ProNavigator describes itself as “Google for insurance.” The comparison gets precisely to the point, according to company founder and CEO Joseph D’Souza (pictured).
“I think it’s easy for users to relate to the experience they get when they go out in Google and search for information, versus the experience they get today when they’re in [Microsoft’s] SharePoint, or they’re in their own companies’ portals or intranet,” D’Souza said. “That’s the experience we’re trying to do: the speed, the accuracy and being able to have information at your fingertips when you need it.”
ProNavigator, launched initially in 2016, uses its technology to help solve information challenges for underwriters, claims staff, brokers, or call centers. The company’s platform indirectly keeps Google in mind, particularly in terms of speed.
“We built a knowledge management platform similar to a Google-like experience, where organizations store documents that the teams need to reference,” D’Souza explained. “Our technology will search, store and help organizations find what they’re looking for in a couple of seconds.”
The Ontario-based company’s market includes insurance carriers and large insurance brokerages in the US and Canada. ProNavigator’s market rivals include SharePoint and “the status quo,” he added.
The company has raised just under $8 million in venture capital to date, and is in the process of seeking new financing, D’Souza said.
Ingesting thousands of documents
The integration process typically starts by way of a conversation between ProNavigator and a director or vice president of a client’s frontline staff. This can include underwriting or claims staff, or a contact center, each with anywhere from 500 to 15,000 documents that their teams need to reference daily. Before ProNavigator is brought on, documents are typically stored in content management systems including SharePoint or Microsoft OneNote, or a company’s own intranet portal, D’Souza explained.
ProNavigator then “ingests” that information through an interface template that is customized for specific customers and functions, using tech tools such as Application Programming Interface (API). The company stores the information on the cloud and provides access for users in various ways.
“Depending on their access levels, and what they can see and can’t see, the users can access our tool through a browser-based interface to be able to search and query information across all of these documents,” D’Souza explained.
ProNavigator developed its platform using a subset of artificial intelligence called “natural language” artificial understanding. Machine learning is also in play.
“[The technology] does two things in our instance. One: [it] understands the queries, the questions and searches that are coming in. Two: it goes in and scans through all the documents to return back Google-like snippets of information for users in a couple of seconds,” D’Souza said. The search also provides the most relevant results based on a user’s search term, access and configuration.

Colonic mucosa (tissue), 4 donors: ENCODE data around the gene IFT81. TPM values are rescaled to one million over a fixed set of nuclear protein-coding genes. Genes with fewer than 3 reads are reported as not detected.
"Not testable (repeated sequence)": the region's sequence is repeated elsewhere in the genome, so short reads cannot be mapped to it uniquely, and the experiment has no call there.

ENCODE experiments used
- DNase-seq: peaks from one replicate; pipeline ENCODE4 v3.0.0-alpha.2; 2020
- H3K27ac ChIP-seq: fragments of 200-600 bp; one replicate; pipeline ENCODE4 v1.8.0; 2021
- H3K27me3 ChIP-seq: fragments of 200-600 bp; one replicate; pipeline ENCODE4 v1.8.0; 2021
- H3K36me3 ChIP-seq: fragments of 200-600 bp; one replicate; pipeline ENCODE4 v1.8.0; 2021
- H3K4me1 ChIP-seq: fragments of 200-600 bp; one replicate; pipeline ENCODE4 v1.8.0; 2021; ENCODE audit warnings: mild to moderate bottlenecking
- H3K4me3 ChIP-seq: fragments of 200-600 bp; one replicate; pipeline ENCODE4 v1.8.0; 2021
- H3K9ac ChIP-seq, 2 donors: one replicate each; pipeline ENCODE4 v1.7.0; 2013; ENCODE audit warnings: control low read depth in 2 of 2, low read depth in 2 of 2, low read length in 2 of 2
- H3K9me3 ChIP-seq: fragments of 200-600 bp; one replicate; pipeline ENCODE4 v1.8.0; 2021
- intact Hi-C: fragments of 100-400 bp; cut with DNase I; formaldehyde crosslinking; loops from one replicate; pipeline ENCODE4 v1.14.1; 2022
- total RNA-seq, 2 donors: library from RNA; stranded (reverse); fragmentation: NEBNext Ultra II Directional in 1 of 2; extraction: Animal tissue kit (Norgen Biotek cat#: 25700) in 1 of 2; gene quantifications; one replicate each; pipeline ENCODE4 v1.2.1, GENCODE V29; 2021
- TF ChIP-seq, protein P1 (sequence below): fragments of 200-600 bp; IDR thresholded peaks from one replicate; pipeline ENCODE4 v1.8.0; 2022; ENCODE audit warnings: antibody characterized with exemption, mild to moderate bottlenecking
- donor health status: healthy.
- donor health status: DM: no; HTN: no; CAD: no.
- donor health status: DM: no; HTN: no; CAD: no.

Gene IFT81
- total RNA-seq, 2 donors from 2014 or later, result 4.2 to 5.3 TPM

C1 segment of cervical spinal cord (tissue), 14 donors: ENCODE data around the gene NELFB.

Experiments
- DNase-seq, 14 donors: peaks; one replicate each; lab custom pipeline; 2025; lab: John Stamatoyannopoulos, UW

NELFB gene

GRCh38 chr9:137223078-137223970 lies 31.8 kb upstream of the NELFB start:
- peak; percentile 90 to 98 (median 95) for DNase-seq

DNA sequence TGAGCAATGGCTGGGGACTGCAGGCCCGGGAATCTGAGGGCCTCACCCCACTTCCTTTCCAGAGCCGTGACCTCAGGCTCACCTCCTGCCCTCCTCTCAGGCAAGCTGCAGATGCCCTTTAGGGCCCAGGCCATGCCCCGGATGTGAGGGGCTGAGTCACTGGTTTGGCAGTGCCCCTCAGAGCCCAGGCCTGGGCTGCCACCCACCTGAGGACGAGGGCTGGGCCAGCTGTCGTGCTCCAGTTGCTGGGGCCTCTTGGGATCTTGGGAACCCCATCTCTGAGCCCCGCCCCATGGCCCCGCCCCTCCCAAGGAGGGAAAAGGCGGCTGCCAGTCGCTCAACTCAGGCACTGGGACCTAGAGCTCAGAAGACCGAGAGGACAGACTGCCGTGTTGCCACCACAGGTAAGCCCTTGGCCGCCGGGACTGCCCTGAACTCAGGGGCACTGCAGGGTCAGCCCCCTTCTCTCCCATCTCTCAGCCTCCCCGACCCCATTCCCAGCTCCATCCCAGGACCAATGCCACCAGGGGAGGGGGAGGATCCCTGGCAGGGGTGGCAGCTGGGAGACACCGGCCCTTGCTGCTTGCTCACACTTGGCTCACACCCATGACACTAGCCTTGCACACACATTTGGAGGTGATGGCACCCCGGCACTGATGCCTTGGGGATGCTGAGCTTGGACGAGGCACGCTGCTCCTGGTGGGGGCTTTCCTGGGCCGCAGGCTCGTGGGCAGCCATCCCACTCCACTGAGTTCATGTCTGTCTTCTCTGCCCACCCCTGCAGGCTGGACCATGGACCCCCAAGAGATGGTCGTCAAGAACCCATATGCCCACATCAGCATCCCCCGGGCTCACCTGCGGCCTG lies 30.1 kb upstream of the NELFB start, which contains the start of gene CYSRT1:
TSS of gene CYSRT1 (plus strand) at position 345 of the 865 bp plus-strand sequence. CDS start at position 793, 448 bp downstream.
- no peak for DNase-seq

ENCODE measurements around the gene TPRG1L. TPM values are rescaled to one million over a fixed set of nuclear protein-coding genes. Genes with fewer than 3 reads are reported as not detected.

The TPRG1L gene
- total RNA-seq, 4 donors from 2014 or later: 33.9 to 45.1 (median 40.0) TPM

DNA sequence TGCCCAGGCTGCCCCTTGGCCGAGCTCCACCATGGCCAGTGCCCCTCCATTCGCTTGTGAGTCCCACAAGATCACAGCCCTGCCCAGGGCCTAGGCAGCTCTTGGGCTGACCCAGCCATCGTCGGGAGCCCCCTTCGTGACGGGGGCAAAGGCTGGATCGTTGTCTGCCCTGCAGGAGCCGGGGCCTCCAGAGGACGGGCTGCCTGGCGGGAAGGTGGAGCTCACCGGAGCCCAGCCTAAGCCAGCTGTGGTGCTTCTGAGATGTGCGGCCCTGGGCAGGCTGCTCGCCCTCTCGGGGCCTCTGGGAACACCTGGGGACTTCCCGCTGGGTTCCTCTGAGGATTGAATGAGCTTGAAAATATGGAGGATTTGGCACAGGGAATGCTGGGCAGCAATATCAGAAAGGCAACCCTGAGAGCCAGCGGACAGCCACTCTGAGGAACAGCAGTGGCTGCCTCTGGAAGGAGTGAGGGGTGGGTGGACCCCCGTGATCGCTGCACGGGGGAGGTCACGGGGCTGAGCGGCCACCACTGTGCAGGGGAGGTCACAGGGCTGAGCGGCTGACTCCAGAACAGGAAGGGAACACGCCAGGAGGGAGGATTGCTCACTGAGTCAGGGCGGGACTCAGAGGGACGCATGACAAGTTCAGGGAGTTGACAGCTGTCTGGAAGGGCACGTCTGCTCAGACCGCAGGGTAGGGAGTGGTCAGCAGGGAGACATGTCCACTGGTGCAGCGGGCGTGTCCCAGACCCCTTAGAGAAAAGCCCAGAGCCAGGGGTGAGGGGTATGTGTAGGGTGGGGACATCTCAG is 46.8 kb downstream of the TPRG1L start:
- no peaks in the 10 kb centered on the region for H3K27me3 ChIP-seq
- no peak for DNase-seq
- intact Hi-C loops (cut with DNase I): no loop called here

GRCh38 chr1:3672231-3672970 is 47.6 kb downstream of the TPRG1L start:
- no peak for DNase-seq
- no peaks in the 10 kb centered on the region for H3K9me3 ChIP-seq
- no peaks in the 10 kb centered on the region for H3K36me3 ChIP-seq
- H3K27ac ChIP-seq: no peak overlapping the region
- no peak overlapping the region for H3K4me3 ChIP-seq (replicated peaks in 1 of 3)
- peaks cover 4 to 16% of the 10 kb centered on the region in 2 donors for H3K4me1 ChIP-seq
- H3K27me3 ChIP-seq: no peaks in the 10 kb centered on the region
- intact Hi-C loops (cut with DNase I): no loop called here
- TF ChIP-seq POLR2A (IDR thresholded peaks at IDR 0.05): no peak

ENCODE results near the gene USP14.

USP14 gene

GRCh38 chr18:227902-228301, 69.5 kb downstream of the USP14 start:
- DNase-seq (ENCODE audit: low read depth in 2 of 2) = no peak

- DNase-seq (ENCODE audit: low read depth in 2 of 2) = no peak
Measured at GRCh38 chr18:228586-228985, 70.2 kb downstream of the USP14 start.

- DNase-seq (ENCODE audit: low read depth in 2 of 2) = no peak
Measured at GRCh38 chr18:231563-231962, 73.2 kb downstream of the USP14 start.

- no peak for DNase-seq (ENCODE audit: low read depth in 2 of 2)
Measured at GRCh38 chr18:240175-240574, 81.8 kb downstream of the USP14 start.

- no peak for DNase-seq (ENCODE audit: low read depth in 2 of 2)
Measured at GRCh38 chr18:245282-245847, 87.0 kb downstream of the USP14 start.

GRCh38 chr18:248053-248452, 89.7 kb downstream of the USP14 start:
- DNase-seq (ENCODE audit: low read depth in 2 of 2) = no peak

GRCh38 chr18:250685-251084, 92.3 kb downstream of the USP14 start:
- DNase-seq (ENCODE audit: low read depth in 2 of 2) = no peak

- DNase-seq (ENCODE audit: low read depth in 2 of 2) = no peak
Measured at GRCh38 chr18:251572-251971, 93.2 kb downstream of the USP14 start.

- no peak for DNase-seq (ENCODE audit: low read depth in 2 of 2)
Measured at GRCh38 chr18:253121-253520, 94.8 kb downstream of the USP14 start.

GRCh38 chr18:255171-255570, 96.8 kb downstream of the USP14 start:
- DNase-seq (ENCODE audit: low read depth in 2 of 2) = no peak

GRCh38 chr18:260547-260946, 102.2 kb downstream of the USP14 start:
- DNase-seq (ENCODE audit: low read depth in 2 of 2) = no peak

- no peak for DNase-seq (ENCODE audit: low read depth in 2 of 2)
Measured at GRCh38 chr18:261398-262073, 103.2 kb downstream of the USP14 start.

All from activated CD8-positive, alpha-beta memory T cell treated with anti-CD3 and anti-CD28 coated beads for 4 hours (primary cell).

The platform additionally has an analytics component, allowing organizations to quickly crunch numbers and identify trends. This element, according to D’Souza, helps “provide executives in these organizations insights into trending topics and trends of the scene, types of questions that staff are asking and knowledge gaps – knowledge demands for their organization that they can [use to] help shape marketing, training and other things.”
The system is fully operational within eight weeks, D’Souza said. Customers join through a subscription model and pay a monthly per-user fee. A 100-person organization would pay for 100 seats, for example.
Need and wait times
D'Souza argues that every insurance company needs a place to store documents beyond intranet or Sharepoint, especially with increasingly challenging customer demands and staff working remotely in the post-pandemic age.
“They all have to use something that challenges today’s world, where customers’ demands are high and wait times on call volumes have continued to increase, and you have staff working remotely,” D’Souza said. “The old world where I could just turn to my colleague and ask a question about how to do [something] doesn’t work anymore.”
With that in mind, D’Souza said, staff need to be able to access up-to-date information in real time, at their fingertips.
Wait times and inspiration
ProNavigator’s genesis began in April 2016, when D’Souza was on the telephone with his insurance carrier with what he thought would be a simple question.
“I was kept on hold for an hour and 35 minutes,” D’Souza recalled, after submitting a screenshot and calling for clarification. “That triggered the start of the company and really trying to figure out how we can tackle this.”